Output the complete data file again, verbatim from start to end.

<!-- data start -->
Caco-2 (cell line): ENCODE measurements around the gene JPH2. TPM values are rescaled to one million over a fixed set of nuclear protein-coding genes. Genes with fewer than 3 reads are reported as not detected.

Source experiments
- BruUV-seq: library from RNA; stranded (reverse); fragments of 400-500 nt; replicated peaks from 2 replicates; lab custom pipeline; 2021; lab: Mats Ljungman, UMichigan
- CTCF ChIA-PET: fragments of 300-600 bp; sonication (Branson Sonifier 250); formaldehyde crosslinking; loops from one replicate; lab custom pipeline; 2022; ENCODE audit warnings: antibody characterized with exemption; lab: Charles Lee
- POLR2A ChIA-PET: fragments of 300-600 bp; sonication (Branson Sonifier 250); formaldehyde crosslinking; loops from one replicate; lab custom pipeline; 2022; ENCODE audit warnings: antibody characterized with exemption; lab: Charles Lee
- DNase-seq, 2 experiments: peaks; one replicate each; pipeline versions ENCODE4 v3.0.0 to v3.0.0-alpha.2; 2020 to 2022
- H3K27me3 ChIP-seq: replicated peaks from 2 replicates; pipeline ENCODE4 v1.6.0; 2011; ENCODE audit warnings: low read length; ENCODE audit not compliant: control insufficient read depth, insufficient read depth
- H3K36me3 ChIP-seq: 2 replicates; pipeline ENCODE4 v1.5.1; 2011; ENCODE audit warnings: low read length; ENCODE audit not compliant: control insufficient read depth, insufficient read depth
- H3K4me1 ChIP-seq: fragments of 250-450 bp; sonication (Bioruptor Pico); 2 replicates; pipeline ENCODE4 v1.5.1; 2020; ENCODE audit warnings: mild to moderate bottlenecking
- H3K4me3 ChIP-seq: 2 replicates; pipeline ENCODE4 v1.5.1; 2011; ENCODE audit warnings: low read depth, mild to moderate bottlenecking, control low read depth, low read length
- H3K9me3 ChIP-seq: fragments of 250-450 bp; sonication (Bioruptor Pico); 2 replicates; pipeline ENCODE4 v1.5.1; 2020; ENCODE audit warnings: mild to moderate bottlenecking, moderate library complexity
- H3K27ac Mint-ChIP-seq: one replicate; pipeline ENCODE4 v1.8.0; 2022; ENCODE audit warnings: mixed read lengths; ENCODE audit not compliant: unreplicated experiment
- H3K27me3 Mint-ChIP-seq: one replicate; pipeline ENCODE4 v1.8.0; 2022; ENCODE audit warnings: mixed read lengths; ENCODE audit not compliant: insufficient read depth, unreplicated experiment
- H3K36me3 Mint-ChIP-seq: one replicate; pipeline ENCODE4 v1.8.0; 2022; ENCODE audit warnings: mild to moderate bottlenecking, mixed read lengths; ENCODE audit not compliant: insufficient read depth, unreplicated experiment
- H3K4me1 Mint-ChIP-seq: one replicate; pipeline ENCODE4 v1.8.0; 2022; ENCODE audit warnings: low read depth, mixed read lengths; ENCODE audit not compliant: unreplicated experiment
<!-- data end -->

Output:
Caco-2 (cell line): ENCODE measurements around the gene JPH2. TPM values are rescaled to one million over a fixed set of nuclear protein-coding genes. Genes with fewer than 3 reads are reported as not detected.

Source experiments
- BruUV-seq: library from RNA; stranded (reverse); fragments of 400-500 nt; replicated peaks from 2 replicates; lab custom pipeline; 2021; lab: Mats Ljungman, UMichigan
- CTCF ChIA-PET: fragments of 300-600 bp; sonication (Branson Sonifier 250); formaldehyde crosslinking; loops from one replicate; lab custom pipeline; 2022; ENCODE audit warnings: antibody characterized with exemption; lab: Charles Lee
- POLR2A ChIA-PET: fragments of 300-600 bp; sonication (Branson Sonifier 250); formaldehyde crosslinking; loops from one replicate; lab custom pipeline; 2022; ENCODE audit warnings: antibody characterized with exemption; lab: Charles Lee
- DNase-seq, 2 experiments: peaks; one replicate each; pipeline versions ENCODE4 v3.0.0 to v3.0.0-alpha.2; 2020 to 2022
- H3K27me3 ChIP-seq: replicated peaks from 2 replicates; pipeline ENCODE4 v1.6.0; 2011; ENCODE audit warnings: low read length; ENCODE audit not compliant: control insufficient read depth, insufficient read depth
- H3K36me3 ChIP-seq: 2 replicates; pipeline ENCODE4 v1.5.1; 2011; ENCODE audit warnings: low read length; ENCODE audit not compliant: control insufficient read depth, insufficient read depth
- H3K4me1 ChIP-seq: fragments of 250-450 bp; sonication (Bioruptor Pico); 2 replicates; pipeline ENCODE4 v1.5.1; 2020; ENCODE audit warnings: mild to moderate bottlenecking
- H3K4me3 ChIP-seq: 2 replicates; pipeline ENCODE4 v1.5.1; 2011; ENCODE audit warnings: low read depth, mild to moderate bottlenecking, control low read depth, low read length
- H3K9me3 ChIP-seq: fragments of 250-450 bp; sonication (Bioruptor Pico); 2 replicates; pipeline ENCODE4 v1.5.1; 2020; ENCODE audit warnings: mild to moderate bottlenecking, moderate library complexity
- H3K27ac Mint-ChIP-seq: one replicate; pipeline ENCODE4 v1.8.0; 2022; ENCODE audit warnings: mixed read lengths; ENCODE audit not compliant: unreplicated experiment
- H3K27me3 Mint-ChIP-seq: one replicate; pipeline ENCODE4 v1.8.0; 2022; ENCODE audit warnings: mixed read lengths; ENCODE audit not compliant: insufficient read depth, unreplicated experiment
- H3K36me3 Mint-ChIP-seq: one replicate; pipeline ENCODE4 v1.8.0; 2022; ENCODE audit warnings: mild to moderate bottlenecking, mixed read lengths; ENCODE audit not compliant: insufficient read depth, unreplicated experiment
- H3K4me1 Mint-ChIP-seq: one replicate; pipeline ENCODE4 v1.8.0; 2022; ENCODE audit warnings: low read depth, mixed read lengths; ENCODE audit not compliant: unreplicated experiment